just living life
I was born & raised in Shelbyville. No connection to walking horses other than, like other Shelbyvillians of my age- mid 30s-, I have nostalgic memories of the Horse Show. We got out of school for a week ever year because so many people rented out their houses. For kids in town, the Horse Show was a mini-summer vacation. I worked at the civic booths- I boxed donuts at the Optimist Club booth (I still have the Homer Simpson-mmmm reaction thinking about those cakey fried donuts). We roamed the Celebration grounds in our ever-changing cliques of friends, gossiped, snuck away to awkwardly make out with new or old flames, & just generally did teenager stuff. That stuff you later look back on as those good, carefree times of youth. I always explained the Horse Show to friends (not from Shelbyville) who didn't get it as more of a county/state fair- where you sometimes see a horse. Invariably, no matter where I've traveled, someone generally knows Shelbyville from the Walking Horse connection. This has, until recently, been pretty cool. How else would someone in LA, Maine, Seattle, or Hawaii know about a small town in Southern Middle Tennessee? I think folks miss how tightly & pridefully the Celebration is tied up with identity in Shelbyville.
The cruelty of the owners, trainers, and breeders association is inexcusable. We all know that Southerners, to good & bad ends, luxuriate & wallow in the past. Training for the big lick is a practice from the 1930s. The industry's stubborn refusal to recognize that the world is now a different place has locked the celebration in the past. And so, it's a dying event. I think the commenter above nailed the comparison with Sea World. It's sad, in some ways, because the Celebration was a boon to Shelbyville's economy. But the abuse has to stop &, if it doesn't, the Celebration will only be a thing that is remembered- and not nostalgically.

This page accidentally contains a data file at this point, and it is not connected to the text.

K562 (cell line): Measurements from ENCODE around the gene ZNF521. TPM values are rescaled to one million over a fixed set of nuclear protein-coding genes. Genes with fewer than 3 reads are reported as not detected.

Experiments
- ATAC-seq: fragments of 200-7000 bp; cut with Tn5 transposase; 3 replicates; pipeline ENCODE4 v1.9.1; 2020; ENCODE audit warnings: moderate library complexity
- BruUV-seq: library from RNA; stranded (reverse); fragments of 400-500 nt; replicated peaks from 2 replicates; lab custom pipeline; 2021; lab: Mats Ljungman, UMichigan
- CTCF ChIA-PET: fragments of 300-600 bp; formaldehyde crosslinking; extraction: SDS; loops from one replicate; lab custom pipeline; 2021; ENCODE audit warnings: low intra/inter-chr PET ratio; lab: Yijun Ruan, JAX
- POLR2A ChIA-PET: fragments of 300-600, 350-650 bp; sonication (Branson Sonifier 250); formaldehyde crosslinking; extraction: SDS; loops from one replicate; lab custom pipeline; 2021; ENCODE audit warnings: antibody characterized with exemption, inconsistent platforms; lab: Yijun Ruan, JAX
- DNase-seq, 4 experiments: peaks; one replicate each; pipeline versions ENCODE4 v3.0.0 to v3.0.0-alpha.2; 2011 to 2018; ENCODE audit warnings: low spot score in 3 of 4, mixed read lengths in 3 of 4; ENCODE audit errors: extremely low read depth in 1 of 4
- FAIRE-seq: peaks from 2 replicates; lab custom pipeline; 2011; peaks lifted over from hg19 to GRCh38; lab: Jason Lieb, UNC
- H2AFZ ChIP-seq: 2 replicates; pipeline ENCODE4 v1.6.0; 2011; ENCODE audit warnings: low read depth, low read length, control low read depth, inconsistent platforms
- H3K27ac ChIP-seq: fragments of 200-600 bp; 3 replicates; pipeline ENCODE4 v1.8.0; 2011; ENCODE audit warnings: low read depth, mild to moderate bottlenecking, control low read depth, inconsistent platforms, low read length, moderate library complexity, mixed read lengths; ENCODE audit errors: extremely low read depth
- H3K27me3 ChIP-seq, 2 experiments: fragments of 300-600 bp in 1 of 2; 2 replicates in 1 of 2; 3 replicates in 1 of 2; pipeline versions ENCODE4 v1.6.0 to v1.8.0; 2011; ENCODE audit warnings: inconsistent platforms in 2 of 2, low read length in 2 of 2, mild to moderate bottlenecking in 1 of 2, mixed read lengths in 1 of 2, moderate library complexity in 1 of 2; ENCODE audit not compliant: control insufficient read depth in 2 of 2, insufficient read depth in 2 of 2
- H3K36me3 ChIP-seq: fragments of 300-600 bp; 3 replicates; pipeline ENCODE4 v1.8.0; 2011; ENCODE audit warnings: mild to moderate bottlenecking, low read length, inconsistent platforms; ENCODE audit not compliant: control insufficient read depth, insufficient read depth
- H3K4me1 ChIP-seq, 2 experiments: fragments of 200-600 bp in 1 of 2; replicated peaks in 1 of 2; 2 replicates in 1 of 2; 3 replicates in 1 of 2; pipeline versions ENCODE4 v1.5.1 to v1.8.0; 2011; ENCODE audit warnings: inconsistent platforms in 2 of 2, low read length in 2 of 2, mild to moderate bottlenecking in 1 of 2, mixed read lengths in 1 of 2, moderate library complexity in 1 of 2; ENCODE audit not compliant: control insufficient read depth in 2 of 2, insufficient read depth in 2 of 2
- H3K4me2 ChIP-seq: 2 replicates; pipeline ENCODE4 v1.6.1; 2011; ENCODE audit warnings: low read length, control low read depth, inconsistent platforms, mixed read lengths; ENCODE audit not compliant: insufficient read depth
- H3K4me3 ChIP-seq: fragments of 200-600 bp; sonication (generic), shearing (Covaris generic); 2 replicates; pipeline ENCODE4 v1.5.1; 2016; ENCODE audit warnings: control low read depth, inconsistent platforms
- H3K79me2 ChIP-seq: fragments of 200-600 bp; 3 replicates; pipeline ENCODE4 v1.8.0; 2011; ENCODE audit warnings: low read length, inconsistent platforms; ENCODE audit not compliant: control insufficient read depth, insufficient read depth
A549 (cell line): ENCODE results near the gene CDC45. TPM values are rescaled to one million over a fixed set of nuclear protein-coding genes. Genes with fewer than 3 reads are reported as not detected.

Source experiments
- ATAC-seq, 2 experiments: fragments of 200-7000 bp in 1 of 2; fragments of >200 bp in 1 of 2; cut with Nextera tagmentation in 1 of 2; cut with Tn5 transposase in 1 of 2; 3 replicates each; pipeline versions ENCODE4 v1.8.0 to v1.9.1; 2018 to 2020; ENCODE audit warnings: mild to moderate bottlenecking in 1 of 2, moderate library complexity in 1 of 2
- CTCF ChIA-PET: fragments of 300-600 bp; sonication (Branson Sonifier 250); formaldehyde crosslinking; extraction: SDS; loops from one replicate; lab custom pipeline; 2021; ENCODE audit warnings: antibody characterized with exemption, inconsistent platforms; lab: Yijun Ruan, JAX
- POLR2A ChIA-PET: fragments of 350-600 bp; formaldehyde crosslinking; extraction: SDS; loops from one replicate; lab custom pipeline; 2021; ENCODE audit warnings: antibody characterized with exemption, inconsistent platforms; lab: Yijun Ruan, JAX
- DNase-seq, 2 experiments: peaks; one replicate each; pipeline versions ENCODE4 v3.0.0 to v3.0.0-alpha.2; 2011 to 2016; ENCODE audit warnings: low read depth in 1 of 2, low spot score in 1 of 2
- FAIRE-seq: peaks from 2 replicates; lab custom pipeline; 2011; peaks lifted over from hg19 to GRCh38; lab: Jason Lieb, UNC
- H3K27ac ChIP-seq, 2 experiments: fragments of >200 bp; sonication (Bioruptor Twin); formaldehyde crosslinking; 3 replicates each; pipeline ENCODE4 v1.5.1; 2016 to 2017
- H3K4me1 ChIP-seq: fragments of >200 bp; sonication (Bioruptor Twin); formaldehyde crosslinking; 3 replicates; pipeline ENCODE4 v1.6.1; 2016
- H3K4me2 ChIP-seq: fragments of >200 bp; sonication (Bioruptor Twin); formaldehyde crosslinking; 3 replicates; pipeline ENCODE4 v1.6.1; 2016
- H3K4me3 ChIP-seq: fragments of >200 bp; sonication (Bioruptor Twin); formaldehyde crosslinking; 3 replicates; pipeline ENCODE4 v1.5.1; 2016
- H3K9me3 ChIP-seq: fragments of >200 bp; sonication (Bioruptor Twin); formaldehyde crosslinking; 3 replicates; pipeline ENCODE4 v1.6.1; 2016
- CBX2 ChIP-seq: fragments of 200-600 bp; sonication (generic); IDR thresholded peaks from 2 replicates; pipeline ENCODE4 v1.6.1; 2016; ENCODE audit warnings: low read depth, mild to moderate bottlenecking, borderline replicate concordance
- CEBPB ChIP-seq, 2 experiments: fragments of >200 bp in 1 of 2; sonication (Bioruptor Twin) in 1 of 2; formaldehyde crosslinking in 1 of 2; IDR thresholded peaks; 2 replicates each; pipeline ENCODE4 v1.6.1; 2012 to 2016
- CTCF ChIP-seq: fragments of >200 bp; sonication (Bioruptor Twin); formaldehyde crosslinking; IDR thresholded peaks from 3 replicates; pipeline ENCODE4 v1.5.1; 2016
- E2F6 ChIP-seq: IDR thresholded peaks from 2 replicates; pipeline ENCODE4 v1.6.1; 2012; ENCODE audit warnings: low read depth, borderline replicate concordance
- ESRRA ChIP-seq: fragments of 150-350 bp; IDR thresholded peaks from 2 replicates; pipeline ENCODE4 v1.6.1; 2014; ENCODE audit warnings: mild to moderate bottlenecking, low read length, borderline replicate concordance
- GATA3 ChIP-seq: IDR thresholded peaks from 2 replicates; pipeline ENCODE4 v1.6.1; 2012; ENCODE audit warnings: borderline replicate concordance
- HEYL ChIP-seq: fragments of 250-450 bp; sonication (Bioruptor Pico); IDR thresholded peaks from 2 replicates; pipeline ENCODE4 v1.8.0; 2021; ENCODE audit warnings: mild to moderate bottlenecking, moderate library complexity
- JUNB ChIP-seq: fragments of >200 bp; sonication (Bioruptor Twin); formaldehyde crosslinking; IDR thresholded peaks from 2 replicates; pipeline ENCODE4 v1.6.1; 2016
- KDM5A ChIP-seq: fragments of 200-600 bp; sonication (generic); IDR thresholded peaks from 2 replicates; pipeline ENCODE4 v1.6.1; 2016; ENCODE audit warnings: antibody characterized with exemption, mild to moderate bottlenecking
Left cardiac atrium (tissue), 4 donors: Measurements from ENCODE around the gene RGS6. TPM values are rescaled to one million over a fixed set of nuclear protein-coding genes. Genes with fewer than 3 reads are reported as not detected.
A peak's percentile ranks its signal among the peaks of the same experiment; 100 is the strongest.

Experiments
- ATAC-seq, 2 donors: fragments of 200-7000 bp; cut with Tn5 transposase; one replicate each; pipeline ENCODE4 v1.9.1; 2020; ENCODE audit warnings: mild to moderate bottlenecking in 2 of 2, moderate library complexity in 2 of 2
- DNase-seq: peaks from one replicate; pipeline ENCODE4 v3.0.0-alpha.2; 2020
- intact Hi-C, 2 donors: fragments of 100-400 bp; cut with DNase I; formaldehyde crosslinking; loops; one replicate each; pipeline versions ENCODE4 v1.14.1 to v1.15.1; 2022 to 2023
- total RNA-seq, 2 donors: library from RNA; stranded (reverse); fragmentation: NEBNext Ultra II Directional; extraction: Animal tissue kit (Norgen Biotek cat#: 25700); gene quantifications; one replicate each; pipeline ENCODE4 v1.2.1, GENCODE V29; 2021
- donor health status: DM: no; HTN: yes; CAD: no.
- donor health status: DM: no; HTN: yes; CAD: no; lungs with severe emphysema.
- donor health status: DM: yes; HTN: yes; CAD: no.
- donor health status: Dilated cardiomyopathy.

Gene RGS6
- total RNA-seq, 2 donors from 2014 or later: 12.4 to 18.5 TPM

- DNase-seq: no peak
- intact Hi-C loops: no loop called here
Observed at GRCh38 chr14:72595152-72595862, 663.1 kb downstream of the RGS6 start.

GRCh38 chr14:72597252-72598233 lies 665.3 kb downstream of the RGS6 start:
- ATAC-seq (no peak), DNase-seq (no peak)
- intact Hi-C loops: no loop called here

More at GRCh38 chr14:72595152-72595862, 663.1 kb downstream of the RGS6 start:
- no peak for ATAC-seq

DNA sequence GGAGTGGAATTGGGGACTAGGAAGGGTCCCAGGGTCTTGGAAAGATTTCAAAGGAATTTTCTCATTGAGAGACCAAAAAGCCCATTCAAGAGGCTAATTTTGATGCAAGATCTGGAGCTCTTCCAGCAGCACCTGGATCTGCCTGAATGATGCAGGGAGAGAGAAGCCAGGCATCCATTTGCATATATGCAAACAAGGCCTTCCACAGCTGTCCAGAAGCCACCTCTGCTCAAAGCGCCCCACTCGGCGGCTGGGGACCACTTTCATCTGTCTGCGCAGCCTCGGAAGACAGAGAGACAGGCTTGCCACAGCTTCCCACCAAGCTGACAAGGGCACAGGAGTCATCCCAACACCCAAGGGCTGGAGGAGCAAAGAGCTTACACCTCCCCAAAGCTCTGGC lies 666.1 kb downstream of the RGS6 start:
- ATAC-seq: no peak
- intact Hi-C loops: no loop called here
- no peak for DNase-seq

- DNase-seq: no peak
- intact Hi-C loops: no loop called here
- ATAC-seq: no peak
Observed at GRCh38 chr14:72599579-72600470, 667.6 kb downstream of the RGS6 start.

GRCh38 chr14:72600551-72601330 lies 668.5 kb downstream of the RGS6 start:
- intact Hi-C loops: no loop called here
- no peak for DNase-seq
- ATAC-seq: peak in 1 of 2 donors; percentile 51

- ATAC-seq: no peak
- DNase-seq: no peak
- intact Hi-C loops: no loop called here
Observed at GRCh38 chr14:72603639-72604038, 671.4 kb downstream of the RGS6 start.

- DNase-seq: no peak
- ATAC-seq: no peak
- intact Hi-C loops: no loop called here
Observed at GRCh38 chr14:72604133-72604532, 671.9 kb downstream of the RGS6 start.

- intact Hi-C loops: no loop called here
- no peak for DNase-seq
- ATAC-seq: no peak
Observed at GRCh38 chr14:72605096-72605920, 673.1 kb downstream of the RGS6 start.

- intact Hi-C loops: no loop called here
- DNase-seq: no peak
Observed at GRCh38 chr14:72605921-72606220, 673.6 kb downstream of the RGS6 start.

Grilled corn- then slathered with mayo- then topped with Demos' seasoning salt. Like crack.
Not sure about who has the best BBQ, but pretty sure this comment thread shows Memphis is #1 world-wide in thinned-skin'd defensiveness. The Memphians doth protest too much, methinks.
My Granny was one of those Southern cooks- could make just about anything, from scratch, and it'd be great. This will be the first Mother's Day since she passed & it's going to be tough. Jack, I'm with you, those food memories can bring back a flood of emotions. Like I said, Granny could cook anything (she was especially proud of her hummingbird cake), but my favorites were her pinto beans, fried pork chops, chocolate pie, & scratch angel biscuits (that's what she'd always make when I came home from college for a weekend). But my absolute all-time number one was her white beans- they were better than cake. Miss you Granny!
Anyone know if the Calypso Cafe in Cool Springs has closed for good or just moved?
My impression is that meat & 3, as a description of a restaurant or part of a menu, is a Middle & East TN thing. And people- never wonder if Nashville cuisine exportable, just pull off any interstate exit ramp & pop into a Cracker Barrel. It the corporatized Frankenstein bastard child version of it, but a version of it nonetheless.
This is why we can't have nice things
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